Rio Tinto

Gold, coal, aluminium, uranium – if it is in the ground, the chances are Rio Tinto, one of the world’s leading mining and minerals companies, is digging it up.

The group has undergone a fundamental restructuring in the 90s, centred on the creation in 1994 of two separately listed companies for corporate tax purposes.

The split created the London-listed Rio Tinto Plc and Australia-listed Rio Tinto Ltd. The pair share the same board and shareholder voting set-up, with shareholders in the UK company accounting for 75 per cent of the votes in the Australian business.

Head of legal Charles Lawton goes by the traditional title of “legal advisor”, which belies the global nature of the post. A former City lawyer who trained with Slaughter and May, Lawton combines the enthusiasm of a private practice lawyer with the commercial vision of a corporate dealmaker. His 20-year career with Rio Tinto has taken him as far afield as South America.

“We’re a transaction-led department where people like getting involved in deals,” he says. “We work hand-in-glove with company managers on transactions around the globe. The company has grown through acquisitions rather than organically, as good new sites are jolly difficult to find.”

The legal department’s focus has changed dramatically over the last decade. “We’ve shed most of our UK business, which now accounts for less than one per cent of our revenues,” says Lawton.

“The shape of the department reflects that fact. That means, in terms of transactions, everything is at least eight hours away by plane.

“Ten years ago, half the department was focussed on UK business. Today, it’s all international – whether it’s a joint venture in Indonesia, a development in Africa or buying and selling businesses in Colombia.”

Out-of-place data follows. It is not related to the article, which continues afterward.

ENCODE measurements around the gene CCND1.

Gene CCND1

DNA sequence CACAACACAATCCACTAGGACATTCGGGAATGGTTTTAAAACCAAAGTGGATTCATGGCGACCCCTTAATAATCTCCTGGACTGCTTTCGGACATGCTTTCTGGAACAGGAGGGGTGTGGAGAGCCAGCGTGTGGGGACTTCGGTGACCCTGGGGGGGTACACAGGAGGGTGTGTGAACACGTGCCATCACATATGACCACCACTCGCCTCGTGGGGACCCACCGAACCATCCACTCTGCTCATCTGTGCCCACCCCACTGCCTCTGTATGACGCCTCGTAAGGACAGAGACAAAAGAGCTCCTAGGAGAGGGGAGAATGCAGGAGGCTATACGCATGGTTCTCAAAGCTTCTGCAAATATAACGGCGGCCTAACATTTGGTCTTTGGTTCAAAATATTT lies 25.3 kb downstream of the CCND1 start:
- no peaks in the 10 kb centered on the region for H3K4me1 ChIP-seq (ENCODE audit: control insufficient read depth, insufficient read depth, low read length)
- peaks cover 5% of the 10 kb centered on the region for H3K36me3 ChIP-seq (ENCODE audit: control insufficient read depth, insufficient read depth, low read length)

Some lawyers specialise in mergers and acquisitions, financing and anti-trust matters. With core activities, the team handles as much work as possible in-house, including documentation, working closely with external firms where necessary.

By having a high-quality in-house legal team, the department can also see through deals on its own. A recent $1bn deal involved buying a stake in Grasberg, the world’s richest copper mine, and providing a loan to the vendor, US company Freeport.

With major deals, the lawyers work closely with commercial and technical managers as part of transactional teams – led by directors.

On recruitment, Lawton says: “We look for people who have had a good training at a City firm such as Slaughters or Freshfields and would prefer to work in-house.

“We’re a small team, so there’s not much opportunity for doubling up. Everyone has a role and takes responsibility.”

At Slaughters, Lawton rubbed shoulders with the firm’s then rising stars, including Tim Freshwater, Michael Pescod and Giles Henderson – now the firm’s senior partner.

He later moved to Lovell White & King, before joining Rio Tinto in 1972 in search of a more commercial role. What he found at Rio Tinto was altogether more exhilarating: “I found myself zooming down to Rio de Janeiro. It was the sort of job you’d never get by working in the City.”

External law firms include a handful of top international names, plus 20 or so local firms around the world, although there is no formal panel. The regular firms know Rio Tinto’s complex structure – key ones such as Linklaters helped set it up. This familiarity is deemed a virtue.

Lawton adds: “There are all sorts of reasons for using a ‘nameplate’ firm, but you also identify the individuals you really want. It’s chemistry and commitment, as well as expertise.”
Charles Lawton
Head of legal
Rio Tinto

Organisation Rio Tinto
Sector Mining and minerals
FTSE 100 ranking Number 42
Market capitalisation £16bn (UK and Australia-listed companies combined)
Employees 35,000
Legal function About 25 lawyers worldwide
Head of legal Charles Lawton
Reporting to Robert Adams, director of planning and development
Main location for lawyers London and Australia
Main law firms Linklaters, Slau-ghter and May, Lewis Silkin and Davies Arnold Cooper in the UK; Allen Allen & Hemsley and Arthur Robinson & Hedderwicks in Australia; Sullivan & Cromwell and Fried Frank Harris Shriver & Jacobson in the US